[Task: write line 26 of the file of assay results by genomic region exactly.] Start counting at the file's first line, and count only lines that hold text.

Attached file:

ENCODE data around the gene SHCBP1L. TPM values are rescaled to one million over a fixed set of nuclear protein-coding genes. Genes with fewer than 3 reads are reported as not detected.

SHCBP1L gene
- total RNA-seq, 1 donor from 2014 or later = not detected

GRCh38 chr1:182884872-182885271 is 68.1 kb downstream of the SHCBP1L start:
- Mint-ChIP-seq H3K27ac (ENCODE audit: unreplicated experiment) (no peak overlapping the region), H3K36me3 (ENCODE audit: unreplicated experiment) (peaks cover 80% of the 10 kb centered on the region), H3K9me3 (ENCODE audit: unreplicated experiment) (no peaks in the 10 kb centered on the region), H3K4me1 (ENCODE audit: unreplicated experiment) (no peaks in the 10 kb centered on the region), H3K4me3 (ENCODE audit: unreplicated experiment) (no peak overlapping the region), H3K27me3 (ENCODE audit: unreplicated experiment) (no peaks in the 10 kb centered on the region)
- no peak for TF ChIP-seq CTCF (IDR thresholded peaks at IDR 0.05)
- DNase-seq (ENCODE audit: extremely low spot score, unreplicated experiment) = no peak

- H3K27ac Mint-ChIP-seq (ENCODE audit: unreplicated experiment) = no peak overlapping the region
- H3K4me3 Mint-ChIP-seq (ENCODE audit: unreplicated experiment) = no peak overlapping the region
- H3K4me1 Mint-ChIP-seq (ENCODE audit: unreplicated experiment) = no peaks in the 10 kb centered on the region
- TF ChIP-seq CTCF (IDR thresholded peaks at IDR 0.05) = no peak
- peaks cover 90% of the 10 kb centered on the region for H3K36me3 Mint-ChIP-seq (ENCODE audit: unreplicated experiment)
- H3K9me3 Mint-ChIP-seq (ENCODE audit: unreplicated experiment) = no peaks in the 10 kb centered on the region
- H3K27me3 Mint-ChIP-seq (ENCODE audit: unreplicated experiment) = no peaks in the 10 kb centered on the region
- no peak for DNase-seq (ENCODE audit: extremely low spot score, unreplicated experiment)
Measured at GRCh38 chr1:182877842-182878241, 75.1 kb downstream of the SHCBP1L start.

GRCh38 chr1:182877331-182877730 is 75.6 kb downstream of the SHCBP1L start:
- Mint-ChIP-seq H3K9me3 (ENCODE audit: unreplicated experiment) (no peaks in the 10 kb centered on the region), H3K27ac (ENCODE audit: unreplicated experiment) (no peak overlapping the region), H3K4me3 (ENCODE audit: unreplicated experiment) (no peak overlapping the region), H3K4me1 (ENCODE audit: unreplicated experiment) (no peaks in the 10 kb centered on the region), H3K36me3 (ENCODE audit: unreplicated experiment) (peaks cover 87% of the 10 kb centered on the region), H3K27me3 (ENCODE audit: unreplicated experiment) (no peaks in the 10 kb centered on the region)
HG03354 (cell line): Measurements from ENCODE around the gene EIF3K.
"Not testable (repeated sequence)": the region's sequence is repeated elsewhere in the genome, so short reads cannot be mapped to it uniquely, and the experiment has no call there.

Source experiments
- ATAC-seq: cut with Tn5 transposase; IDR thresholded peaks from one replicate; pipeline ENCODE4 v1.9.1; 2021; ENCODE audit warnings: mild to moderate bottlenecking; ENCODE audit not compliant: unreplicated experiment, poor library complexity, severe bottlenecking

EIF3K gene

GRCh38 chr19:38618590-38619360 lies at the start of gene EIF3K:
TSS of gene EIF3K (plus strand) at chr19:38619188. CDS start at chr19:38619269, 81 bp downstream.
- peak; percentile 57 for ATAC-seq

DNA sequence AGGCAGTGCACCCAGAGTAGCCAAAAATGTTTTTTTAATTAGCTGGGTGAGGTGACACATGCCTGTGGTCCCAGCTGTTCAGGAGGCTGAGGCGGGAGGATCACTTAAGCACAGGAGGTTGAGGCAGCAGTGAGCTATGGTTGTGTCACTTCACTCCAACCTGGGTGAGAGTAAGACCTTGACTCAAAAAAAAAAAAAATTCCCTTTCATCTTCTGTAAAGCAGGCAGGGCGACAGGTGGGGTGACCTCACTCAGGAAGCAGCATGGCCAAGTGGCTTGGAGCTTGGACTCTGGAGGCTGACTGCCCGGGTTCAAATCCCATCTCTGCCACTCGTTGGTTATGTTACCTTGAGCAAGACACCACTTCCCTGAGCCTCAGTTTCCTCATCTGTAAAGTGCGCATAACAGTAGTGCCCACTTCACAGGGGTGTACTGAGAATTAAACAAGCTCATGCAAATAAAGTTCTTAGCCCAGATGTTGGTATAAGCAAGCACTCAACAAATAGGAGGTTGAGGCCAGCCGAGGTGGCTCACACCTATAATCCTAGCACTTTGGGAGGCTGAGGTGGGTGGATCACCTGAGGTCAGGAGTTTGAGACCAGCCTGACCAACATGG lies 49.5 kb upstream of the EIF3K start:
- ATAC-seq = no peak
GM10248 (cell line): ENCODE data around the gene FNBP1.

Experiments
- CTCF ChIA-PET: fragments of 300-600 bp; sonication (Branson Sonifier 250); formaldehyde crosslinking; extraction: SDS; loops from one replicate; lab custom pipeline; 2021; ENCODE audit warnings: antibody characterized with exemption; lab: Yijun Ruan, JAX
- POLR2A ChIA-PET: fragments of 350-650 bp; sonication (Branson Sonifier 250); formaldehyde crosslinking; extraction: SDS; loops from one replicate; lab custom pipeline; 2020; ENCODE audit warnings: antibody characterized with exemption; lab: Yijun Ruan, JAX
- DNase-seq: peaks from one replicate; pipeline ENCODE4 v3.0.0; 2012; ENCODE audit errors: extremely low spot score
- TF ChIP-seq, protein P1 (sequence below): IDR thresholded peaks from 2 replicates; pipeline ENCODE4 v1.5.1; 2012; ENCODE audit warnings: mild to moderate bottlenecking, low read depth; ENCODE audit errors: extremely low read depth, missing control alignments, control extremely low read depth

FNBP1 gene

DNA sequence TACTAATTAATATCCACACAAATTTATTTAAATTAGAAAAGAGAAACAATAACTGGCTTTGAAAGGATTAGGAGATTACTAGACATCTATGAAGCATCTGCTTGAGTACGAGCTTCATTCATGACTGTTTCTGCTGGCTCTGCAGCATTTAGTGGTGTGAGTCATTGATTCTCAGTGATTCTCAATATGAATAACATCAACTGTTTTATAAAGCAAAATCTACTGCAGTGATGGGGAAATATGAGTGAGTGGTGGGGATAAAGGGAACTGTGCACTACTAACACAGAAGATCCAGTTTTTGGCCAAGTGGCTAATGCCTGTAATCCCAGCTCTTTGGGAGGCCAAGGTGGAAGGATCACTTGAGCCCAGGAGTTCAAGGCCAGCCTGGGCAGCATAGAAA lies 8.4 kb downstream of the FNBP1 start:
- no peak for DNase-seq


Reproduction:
- peak; percentile 57 for ATAC-seq